Directed by Sam Peckinpah
Written by David Zelag Goodman, Sam Peckinpah, Gordon Williams
Starring Dustin Hoffman, Susan George, Peter Vaughan
118 mins - Drama | Thriller - Release date: 29 December 1971
It’s difficult to review a movie that’s over 40 years old. And what it ultimately boils down to is a recommendation with either criticism or praise. Whether or not a reviewer likes the movie, it could just come down to a recommendation to log the hours because the film has some historical significance. Such significance could mean that it features an actor who went on to do well, or awho won some prestigious award or another, or the film itself set a new benchmark as it tread on new and fresh themes and territory for its time.
All of the above can be said for 2011 remake directed by Rod Lurie and starring James Marsden.), the original, mind you. (I have yet to see the
Straw Dogs star Dustin Hoffman went on to do Tootsie, Ishtar, Hook, Kung Fu Panda… oh, wait, good movies. OK, so Hoffman went on to do Papillon, Lenny, All the President’s Men, Marathon Man, Kramer vs. Kramer, Rain Man, and the list goes on. The director, Sam Peckinpah, won some Cognac Festival du Film Policier awards for The Osterman Weekend, won a Golden Boot Award, and actually won the Kansas City Film Critics Circle Award for Best Director for Straw Dogs. And the film itself, well it marched boldly into a new genre of brutal violence for brutal violence’s sake and oversexualized rape scenes.
I won’t go into too much detail about what goes on in the film, as I’m sure most readers are already familiar with it. But briefly, David Sumner (Hoffman) and his wife Amy (Susan George) return to England to renovate and live in Amy’s late father’s home (she’s English and David is American). The small town is populated by a wild and ignorant bunch, making David an even greater outcast than if he’d just been American; David is an intellectual who seems to have “evolved” past “survival of the fittest.” Actually, he’s somewhat of a pansy, incapable of self-defense, much less protecting his wife.
As it turns out, Amy has a history with one of the town’s brutes and ends up being “raped” by him. I’m using the term “raped” loosely, since it only took a couple smacks and forced entry before she was a willing participant. I guess the real rape happened when her ex’ friend entered and wanted a turn while she was pinned down.
The town also has its local idiot/rapist, whom David ends up protecting in his barricaded home. Seems the idiot went off with the town’s little underaged tramp, who happens to be the town’s worst culprit’s daughter, and accidentally killed her. Now there’s a manhunt for the idiot, which climaxes at David’s house.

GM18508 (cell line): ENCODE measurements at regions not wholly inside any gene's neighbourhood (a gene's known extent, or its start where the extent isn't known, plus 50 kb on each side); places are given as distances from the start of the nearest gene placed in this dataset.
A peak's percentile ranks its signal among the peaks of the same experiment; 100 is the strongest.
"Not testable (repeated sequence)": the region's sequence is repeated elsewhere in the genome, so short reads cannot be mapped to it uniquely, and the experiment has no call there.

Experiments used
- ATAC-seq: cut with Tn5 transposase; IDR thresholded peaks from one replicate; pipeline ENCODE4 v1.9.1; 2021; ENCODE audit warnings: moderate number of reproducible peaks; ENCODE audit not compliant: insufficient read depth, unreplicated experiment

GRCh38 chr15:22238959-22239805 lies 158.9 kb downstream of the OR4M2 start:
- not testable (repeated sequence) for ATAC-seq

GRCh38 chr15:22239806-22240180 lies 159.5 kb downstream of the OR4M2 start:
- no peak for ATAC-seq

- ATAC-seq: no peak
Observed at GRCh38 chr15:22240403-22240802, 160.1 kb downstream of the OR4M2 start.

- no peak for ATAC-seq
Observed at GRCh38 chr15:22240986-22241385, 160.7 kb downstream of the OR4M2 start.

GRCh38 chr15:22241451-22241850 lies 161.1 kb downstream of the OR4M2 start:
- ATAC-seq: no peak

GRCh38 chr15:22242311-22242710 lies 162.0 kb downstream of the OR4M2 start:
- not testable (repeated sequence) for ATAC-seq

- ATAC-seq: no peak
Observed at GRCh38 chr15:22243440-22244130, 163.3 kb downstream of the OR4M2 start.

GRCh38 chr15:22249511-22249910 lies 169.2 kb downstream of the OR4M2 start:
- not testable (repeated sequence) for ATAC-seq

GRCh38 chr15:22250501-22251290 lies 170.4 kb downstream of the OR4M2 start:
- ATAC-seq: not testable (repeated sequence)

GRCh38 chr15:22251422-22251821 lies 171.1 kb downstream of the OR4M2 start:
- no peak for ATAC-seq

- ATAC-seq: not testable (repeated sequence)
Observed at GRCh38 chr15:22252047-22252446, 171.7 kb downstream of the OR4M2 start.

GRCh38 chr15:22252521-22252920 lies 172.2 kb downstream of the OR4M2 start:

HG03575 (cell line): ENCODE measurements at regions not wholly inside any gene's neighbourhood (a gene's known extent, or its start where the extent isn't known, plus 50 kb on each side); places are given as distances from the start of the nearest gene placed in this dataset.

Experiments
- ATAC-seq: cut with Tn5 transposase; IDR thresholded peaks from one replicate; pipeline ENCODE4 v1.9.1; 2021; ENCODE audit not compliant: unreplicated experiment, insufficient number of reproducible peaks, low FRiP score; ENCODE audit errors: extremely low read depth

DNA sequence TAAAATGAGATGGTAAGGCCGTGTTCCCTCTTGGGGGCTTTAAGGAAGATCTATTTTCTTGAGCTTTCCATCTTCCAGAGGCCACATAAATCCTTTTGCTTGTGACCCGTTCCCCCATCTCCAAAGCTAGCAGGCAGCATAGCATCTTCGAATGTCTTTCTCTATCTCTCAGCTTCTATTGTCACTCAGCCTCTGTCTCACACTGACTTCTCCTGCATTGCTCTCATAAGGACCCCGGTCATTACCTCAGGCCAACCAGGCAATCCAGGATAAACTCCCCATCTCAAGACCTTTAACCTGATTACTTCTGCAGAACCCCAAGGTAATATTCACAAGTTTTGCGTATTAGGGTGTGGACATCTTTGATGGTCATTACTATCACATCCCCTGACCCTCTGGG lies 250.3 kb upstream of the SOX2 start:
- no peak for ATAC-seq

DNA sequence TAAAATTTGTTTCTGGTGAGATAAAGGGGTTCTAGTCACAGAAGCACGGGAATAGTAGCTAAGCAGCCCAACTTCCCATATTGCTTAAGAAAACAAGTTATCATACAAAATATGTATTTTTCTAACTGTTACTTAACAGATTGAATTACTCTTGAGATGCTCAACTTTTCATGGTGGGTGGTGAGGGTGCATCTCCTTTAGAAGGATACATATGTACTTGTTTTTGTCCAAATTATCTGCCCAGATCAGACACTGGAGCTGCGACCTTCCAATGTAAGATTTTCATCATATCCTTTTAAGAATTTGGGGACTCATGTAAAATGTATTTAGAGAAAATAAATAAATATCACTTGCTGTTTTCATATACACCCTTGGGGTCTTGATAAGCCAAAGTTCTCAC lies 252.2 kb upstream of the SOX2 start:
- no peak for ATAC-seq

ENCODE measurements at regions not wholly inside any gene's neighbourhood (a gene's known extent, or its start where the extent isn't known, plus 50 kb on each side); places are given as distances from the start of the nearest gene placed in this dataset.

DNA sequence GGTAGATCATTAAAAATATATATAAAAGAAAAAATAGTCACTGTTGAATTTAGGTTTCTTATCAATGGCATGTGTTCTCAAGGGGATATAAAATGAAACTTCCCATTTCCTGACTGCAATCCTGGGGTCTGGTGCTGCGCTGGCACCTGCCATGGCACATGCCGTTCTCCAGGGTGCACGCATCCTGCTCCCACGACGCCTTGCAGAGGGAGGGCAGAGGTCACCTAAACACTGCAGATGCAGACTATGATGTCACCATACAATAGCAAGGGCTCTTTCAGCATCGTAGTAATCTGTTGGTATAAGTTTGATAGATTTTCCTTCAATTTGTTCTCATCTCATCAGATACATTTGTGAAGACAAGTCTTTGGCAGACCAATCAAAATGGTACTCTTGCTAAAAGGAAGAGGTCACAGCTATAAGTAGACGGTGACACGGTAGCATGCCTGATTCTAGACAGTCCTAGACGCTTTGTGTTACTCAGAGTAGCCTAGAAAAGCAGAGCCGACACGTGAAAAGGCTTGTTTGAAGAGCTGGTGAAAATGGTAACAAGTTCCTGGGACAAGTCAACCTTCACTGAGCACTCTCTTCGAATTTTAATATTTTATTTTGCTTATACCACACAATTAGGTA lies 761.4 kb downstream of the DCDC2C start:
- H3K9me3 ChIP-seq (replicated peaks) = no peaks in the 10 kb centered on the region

Anyway, David makes this his manly stand against brutality, finally growing a pair and protecting his own. Yay!
But it’s all awkward because Amy no longer has any respect for him and might have fallen completely out of love with him. So, other than proving his fortitude to himself, it’s kind of a futile effort.
Where Does Straw Dogs Fall Apart?
That’s a cursory description of the film, which is longer than I wanted to it to be. However, I feel like I needed to give at least that so that you could understand the real problem with this film — it falls apart at its extreme misogyny. And not just because of the “rape” scene. David is deplorable in his treatment of Amy, saying such things as:
“Why don’t you grow up?”
“You act like you’re 14 years old. …How about eight? I freak out for 8 year olds.”
Basically he treats her like a child, telling her to “shut up” and mind him. David treated her this way even before the violence started; our first hint was when he told her to “get in the car.”
Where Does Straw Dogs Succeed?
What Peckinpah nailed in this film, or maybe it was Hoffman’s portrayal, was the duality of Man existing in David, a duality that can be extended to all men. David is pitiful as a man, almost pathetic in his ability to function as a “man.” Peckinpah reinforces this by having Amy drive the car (even if the reason is because the driver side is on the right in England), and when David finally does attempt to drive, in order to show the town’s ruffians that he has a pair, he embarrasses himself when he grinds the gears and stalls the car.
While David can’t assert himself publicly (and especially to other men), he makes up for it by disrespecting his wife. Granted, Women’s Lib was still ongoing, but I don’t believe women were that mistreated. Then we have the fact that David exceeded his ineptitude with intelligence, because now the fittest is the smartest as opposed to the strongest. But when under siege, David had to call upon his primal instincts in order to survive, while adhering to a higher morality because he was protecting someone.
Was Peckinpah’s message that the “new” man is still a primal man? Was his message that we’re all base and shitty in our existence?
After years of hearing Straw Dogs praised to Kingdom Come, I was disappointed. Hoffman was great, even if his character wasn't entirely believable. Much of the actions and dialog seemed to force the plot, which affected the film’s flow. I have to give the film five skulls for its “must-see” value. It is, after all, a classic with Dustin Hoffman and a forerunner in the genre. However, my personal value on Straw Dogs is about a three out of five.